4. He’s Just Not That Into You

By its very definition, a romantic comedy has to have (a) romance, and (b) laughs. What this dreadful dissertation, based on that most elusive of literary sources - the self help book, has is lots of screaming women and their equally whiny weepy best friends. This is the kind of movie that, if it were possible, would have Susan B. Anthony and her fellow zombie suffragettes rising from the grave in order to stage posthumous protests. Nothing works - not the quasi-chemistry between to the onscreen lovers, not the male POV advice from a seemingly lost Justin Long, not the patented ditz of Drew Barrymore or the barely alive ennui of Jennifer Connelly - and that’s just the talent with their names above the credits. This film truly contains the single worst performance of 2009 so far - the cloying, cliché-filled failure that is Ginnifer Goodwin’s grating, borderline retarded Gigi. It’s a literal pain to watch.



3. Outlander

Okay, here’s the deal. This is clearly the work of some insular geek who invests way too much time in Viking themed role playing games and not enough actually experiencing the real world. In between servings of Hot Pockets and mediocre science fiction, he dreams up this idea of an alien crash landing in the middle of a Nordic reenactment society, and then adds a glowing CG monster just to make things more “nerdgasm”-esque. Ew. That’s right, folks - a blink and you missed it affair starring Mel Gibson’s favorite big screen savior (James Caviezel), John Hurt, and Ron Pearlman - it was clearly paycheck cashing time all around. The only thing missing was Ben Kingsley and Uwe Boll’s name on the credits. Had any of the material come close to meeting the expectations of the D&D dork who dreamed it up, we could have had a guilty pleasure. All we wound up with was a bunch of Valhalla vomit.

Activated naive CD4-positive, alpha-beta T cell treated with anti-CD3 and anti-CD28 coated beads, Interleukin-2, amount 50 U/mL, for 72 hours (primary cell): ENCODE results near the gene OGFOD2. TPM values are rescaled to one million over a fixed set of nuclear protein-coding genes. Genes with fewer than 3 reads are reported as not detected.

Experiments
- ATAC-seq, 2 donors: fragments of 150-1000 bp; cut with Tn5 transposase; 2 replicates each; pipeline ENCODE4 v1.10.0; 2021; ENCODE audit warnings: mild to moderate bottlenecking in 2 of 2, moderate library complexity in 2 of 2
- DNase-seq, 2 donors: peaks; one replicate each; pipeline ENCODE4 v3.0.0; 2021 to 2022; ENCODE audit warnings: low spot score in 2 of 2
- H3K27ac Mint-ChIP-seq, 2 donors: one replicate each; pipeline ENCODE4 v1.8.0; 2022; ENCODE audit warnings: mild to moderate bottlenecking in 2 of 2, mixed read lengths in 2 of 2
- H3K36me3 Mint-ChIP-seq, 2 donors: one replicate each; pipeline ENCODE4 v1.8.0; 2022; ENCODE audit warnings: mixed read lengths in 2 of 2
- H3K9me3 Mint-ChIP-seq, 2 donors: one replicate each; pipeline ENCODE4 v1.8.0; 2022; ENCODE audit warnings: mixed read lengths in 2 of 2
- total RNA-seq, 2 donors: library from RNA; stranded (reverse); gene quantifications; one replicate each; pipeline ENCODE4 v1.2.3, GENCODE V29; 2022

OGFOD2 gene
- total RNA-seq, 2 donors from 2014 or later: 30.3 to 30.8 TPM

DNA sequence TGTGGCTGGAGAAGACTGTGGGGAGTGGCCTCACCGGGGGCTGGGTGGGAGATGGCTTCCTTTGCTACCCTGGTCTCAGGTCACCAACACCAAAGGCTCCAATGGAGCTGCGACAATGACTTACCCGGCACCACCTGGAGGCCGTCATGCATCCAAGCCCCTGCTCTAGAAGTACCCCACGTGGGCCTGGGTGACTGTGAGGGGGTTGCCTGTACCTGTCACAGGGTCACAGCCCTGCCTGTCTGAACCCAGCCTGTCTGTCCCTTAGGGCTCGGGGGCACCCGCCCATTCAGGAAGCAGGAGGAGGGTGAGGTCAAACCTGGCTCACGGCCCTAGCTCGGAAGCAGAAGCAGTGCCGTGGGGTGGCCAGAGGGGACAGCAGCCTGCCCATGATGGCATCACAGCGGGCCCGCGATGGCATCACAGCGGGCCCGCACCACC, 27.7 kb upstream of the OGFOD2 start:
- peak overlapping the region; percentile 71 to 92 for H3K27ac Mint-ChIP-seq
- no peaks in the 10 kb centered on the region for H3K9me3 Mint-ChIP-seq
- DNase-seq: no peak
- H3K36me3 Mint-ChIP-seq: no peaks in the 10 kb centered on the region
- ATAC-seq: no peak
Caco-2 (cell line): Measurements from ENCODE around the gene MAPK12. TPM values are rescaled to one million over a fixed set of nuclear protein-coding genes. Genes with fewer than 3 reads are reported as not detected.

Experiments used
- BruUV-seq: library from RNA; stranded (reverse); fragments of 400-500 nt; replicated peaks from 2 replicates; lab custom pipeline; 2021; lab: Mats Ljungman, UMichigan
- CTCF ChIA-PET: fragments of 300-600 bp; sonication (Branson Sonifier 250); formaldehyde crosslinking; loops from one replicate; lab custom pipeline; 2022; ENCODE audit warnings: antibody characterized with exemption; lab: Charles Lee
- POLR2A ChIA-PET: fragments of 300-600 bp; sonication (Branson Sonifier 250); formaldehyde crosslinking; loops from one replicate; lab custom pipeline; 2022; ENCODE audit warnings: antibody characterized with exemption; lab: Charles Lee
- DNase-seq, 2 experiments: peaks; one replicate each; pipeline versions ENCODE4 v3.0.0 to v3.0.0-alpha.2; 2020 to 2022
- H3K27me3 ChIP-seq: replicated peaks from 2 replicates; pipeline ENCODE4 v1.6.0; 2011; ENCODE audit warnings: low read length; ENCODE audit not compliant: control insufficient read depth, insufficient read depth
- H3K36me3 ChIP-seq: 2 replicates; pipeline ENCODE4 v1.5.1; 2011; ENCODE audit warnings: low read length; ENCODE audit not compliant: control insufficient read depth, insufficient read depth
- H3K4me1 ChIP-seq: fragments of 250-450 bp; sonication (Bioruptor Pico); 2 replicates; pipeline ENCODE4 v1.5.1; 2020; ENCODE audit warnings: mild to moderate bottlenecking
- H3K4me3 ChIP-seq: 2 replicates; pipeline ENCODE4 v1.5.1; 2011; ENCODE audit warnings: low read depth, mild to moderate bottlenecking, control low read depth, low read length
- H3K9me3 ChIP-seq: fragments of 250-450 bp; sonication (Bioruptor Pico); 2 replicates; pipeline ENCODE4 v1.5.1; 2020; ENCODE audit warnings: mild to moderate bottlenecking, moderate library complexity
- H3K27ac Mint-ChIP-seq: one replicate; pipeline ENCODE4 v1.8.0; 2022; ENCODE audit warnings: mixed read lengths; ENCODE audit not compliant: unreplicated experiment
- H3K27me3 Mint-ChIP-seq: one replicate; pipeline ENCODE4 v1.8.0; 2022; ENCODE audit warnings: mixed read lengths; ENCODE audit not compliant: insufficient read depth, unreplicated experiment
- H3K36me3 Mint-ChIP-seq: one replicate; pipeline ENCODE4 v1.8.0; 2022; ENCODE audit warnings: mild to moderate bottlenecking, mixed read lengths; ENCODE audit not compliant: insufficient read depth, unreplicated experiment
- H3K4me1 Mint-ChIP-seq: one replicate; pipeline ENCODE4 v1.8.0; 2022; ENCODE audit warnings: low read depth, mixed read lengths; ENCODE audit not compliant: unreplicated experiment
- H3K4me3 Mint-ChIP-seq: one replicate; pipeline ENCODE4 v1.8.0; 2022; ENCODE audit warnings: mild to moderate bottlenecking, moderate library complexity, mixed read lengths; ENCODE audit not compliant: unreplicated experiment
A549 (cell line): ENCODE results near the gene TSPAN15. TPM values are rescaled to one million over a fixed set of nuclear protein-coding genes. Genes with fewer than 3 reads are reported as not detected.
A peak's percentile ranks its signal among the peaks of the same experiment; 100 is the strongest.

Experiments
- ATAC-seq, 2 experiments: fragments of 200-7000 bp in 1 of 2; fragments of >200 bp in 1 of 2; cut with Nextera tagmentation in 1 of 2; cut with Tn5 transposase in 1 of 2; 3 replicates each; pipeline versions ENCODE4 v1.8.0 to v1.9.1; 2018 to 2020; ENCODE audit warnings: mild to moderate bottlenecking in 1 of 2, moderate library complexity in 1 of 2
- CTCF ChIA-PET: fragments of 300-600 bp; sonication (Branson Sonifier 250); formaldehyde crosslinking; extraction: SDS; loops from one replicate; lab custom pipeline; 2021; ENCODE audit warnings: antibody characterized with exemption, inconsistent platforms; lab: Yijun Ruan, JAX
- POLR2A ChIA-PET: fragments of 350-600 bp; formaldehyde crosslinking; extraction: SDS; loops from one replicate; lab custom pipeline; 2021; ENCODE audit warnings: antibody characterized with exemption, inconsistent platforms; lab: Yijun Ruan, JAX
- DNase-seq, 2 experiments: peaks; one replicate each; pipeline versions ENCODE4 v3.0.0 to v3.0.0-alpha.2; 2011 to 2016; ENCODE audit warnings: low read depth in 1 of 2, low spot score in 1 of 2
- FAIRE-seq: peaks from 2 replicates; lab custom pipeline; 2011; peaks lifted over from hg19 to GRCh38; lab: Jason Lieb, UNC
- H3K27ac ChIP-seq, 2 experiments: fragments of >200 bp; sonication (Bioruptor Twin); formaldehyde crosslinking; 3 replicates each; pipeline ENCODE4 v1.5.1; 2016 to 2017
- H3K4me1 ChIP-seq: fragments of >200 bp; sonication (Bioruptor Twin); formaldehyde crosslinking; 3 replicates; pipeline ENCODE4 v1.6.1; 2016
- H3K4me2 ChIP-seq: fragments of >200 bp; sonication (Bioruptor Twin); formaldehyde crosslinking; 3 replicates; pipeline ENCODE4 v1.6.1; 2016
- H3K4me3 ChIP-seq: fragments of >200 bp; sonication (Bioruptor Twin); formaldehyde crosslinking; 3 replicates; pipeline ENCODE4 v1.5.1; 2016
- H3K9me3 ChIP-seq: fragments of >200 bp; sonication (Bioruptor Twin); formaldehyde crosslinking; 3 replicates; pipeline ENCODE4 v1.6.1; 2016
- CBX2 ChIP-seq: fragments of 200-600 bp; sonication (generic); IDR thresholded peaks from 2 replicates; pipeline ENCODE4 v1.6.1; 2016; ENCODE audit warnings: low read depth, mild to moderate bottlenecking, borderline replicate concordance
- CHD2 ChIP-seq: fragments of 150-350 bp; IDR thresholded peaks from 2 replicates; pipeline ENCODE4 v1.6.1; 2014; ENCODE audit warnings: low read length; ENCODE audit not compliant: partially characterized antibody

2. The Jonas Brothers: The 3D Concert Experience

Miley Cyrus may be the female equivalent of the entertainment antichrist, but these three losers from the rejected pages of a pedophile’s Tiger Beat truly wear the number of the beast, and it’s significantly less that 666 if you go by the box office. Bombs don’t thud quite as hard as this craven concert movie, especially when there was so much pre-publicity hype about how popular these wholesome rockers really were/are. Apparently, like their proposed talent, said build-up was all desperate House of Mouse smoke and mirrors. Some have argued that the movie’s box theatrical release comings can be linked to parents finally figuring out that the Jonases are nothing more than a way to sell sex to their pre-pubescent tween children. Of course, the fact that their tepid music blows donkey butt doesn’t mean anything, right? When The Monkees, Menudo, and The Banana Splits have more artistic integrity, you know you’re bound to fail.



1. Pink Panther 2

This one is so bad, so egregiously awful, that the rest of the list looks like 2001, Citizen Kane, and The Dark Knight by comparison. Someday, perhaps when he’s dead, a tell-all tome will come out about Steve Martin, and at that time, the bile soaked grudge he has against the late, great Peter Sellers, and the reason he keeps pissing all over the man’s memory with a vengeance, will be revealed. There is no excuse for this film save for one - money. The first remake was an unfathomable hit, so following the Hollywood maxim, the more cash you make, the more copies you’ll create. Never mind that the script appears gleaned from a dozen dopey slapstick efforts, and Martin has aged out of his physical comedian shtick. The direction, by someone named Harald Zwart, takes every tired idea and drives it into the ground with the subtlety of a sledgehammer. And that’s just the tolerable bits.

by Bill Gibron

28 Apr 2009


It’s funny to watch the pundits weigh in, humorous in the kind of sick, twisted and very dark way that comedy can occasionally creep up on you. Critics were kept away and still they had comment on how something so obviously mediocre (since it wasn’t screened for them, you see) ended up becoming a $29 million pre-Summer season smash. Many point to the actress (or “talent”, in this case, one Beyonce Knowles), while others suggest that the urban market, well known for supporting their favorites, took some of the money they set aside for Tyler Perry every year and spent it instead on this ersatz thriller. There’s even the suggestion that race - in this case, the African American as victim vs. Caucasian as cruel villain angle - brought in viewers ready to uncork four decades of civil rights struggles on their local Cineplex.